Most frustratingly, The First Purge feels cobbled together around slow-mo shots of Dmitri’s gang sauntering into battle with little attention paid to world-sustaining. Green screen crowds background poorly framed newscaster interview shots and effects look sloppy. I get it, what dystopian slaughterhouse is complete without a flaming civilian – but don’t leave the safety goop visible, like a magician revealing their trick. Crisp cinematography flips to graininess without hesitation when close-ups squish inward, and *of course* lensing is clearest when distortion could have hidden obvious stuntman appearances. For these reasons alone, it’s hard to stay invested in anything but Dmitri’s warpath. Continuity included, since characters like Melonie Diaz’s Juani are introduced and *never heard from again.* Frustration explodes with a short attention span, and franchise growth takes a massive hit.

There are – from a pure stance of entertainment – moments where Y’lan Noel flashes the 80s exploitation superstar he could have been. Bulging muscles, seething expressions of vengeance, an almost robotic dedication to headshotting nationalists in khakis and alabaster polos. Dmitri’s redemptive arc from pimpin’ underground superstar to savior of the projects is representative of the whole “no other way to succeed” argument. From street justice to NFFA payback, you’re here for relative newcomer Y’lan Noel. He’s easy to root for, even if a thirst for bloodshed amplifies some messy politics.

Rotimi Paul as “The Purge’s” inaugural killer “Skeletor” embraces a criminal insanity that his needle-taped Wolverine hand and facial modifications only spotlight. Skeletor is patient zero, and Paul disappears into a maniac who cannot differentiate between bloodlust and reality. Prime horror content? Well, unfortunately, the film’s terror functions on a one-note level. McMurray’s dread-soaked setups are amateurishly expected. Whenever a hidden purger (re: Skeletor) is about to pounce, the camera pulls in tight on a character’s face so no other angles are shown. Horror 101 kind of stuff, blackened by a night where legal crime provides a soundtrack of gunshots and looting (when booty-shakin’ “Purge Parties” wind down).

Skeletor’s entrances provide fake-out horror based on the above expectancies, which spells doom for remaining deviants because he’s the only characterized “Purge” personality given even half a presence. The two old ladies who rig stuffed animals with detonating cell phones? Don’t even get me started. No, they’re not characterized by a quick cutscene about their suggested desire to kill. It’s all riot-destruction flare and no reason. Even the recording device contact lenses that illuminate participant’s eyes are a demonic halo of neon, because how did technology somehow get *better* even though this prequel goes back in time?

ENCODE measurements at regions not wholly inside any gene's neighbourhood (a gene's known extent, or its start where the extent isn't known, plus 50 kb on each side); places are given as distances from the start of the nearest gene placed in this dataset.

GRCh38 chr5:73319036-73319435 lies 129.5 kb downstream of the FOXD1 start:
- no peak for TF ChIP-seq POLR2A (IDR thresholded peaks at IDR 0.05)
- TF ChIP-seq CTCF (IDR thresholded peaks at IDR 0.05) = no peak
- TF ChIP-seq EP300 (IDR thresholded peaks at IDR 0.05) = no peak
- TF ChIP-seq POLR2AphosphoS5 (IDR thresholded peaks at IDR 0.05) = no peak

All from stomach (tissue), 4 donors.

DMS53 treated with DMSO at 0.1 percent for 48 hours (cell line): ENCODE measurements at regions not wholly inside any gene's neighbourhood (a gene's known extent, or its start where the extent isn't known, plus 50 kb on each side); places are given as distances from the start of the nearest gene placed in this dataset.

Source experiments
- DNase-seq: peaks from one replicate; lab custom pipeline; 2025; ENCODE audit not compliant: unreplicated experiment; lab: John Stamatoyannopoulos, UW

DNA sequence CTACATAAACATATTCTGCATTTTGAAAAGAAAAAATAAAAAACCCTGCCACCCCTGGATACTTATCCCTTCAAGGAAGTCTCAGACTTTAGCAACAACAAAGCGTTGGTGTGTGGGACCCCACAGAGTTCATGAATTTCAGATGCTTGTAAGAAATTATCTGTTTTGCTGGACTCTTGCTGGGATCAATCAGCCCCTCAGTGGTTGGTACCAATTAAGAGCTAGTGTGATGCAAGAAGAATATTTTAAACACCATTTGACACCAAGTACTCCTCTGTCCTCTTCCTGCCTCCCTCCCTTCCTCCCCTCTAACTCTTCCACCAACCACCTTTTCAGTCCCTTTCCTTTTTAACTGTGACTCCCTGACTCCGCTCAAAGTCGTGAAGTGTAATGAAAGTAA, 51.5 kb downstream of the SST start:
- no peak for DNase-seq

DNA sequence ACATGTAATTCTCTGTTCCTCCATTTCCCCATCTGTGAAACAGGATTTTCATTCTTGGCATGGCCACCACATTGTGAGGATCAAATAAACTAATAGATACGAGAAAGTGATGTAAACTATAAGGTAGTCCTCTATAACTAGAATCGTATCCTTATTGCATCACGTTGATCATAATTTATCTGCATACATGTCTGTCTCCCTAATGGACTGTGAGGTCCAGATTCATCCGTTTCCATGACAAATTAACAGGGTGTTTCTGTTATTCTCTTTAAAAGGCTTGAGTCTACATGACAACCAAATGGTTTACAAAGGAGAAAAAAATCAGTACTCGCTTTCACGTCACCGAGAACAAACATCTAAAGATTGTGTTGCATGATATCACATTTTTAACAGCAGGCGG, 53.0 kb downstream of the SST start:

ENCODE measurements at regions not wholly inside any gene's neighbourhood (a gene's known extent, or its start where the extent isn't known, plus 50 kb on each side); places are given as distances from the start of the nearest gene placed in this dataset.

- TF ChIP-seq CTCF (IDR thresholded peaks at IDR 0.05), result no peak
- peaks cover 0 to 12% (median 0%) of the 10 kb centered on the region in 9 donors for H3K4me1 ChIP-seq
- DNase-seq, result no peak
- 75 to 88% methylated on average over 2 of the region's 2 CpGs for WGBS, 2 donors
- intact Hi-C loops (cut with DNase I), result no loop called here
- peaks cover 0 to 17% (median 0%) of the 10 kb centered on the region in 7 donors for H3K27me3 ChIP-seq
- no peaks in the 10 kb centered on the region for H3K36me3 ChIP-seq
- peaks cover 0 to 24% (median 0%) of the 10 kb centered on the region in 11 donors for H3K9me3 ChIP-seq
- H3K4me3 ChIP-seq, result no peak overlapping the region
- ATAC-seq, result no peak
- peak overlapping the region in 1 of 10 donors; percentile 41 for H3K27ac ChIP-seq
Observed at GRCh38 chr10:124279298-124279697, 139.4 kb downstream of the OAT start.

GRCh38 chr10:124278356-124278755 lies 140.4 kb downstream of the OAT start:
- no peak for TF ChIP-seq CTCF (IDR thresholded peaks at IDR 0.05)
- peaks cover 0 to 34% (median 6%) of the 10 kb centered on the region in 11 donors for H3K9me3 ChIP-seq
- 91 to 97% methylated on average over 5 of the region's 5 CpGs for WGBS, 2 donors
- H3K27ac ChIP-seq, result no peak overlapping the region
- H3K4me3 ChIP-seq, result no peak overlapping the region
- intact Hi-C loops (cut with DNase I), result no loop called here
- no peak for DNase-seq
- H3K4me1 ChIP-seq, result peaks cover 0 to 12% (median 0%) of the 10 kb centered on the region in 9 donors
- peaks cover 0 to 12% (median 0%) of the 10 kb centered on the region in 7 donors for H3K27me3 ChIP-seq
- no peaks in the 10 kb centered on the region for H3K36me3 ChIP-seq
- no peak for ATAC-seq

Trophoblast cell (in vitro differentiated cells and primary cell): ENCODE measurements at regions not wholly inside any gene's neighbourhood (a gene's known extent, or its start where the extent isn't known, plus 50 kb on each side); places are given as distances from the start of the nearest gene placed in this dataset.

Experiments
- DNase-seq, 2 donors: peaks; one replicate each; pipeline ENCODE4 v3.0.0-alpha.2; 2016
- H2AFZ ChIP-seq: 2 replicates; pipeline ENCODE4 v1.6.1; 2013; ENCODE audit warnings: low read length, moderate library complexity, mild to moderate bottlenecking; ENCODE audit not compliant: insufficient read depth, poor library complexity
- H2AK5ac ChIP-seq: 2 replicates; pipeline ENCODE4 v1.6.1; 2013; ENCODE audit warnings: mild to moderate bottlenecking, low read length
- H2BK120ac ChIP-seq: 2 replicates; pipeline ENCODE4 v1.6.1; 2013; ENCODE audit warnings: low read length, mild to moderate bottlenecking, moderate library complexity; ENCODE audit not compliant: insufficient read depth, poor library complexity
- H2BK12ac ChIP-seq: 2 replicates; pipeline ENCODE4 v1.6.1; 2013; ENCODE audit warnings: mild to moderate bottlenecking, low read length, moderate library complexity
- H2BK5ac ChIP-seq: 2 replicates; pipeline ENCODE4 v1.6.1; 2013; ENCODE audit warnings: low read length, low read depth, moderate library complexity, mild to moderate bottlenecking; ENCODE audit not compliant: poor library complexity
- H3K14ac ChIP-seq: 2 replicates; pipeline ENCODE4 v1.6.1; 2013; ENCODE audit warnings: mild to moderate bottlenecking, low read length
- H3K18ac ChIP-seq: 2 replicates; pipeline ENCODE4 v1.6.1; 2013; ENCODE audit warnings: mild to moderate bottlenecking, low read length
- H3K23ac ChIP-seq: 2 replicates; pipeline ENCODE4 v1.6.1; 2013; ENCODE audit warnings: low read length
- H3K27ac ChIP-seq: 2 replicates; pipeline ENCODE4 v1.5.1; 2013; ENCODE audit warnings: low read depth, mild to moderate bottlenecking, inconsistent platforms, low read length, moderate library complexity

To me, The First Purge is an ugly excuse for spilled guts in the name of social injustice. James DeMonaco’s story has devolved to a point of ignored suggestion, all supercharged anti-establishment demonstration. With movies like Sorry To Bother You and Blindspotting taking similar but far more poignant stances this very summer, The First Purge feels like a step in the wrong direction. A “purge” itself of monstrous ideals, oblivious to its own warnings. One that wastes a trumpeting blast of resisting vitriol through all the wrong methods. The best kind of art imitates life and there are obvious issues to tackle in current times – but without nuance, you’re just creating an echo chamber of hatred. It’s Carpenter without the poised commentary. A message in a bottle rigged with explosives. Just a whole lot of spewed rage from *both* sides…and a poop “bowel purge” joke for good measure, of course.

The First Purge Review

The First Purge doubles-down on bloody opposition against true-to-life societal fears, but abandons the subtlety needed to prevent Gerard McMurray’s prequel from becoming anything more than hateful retribution.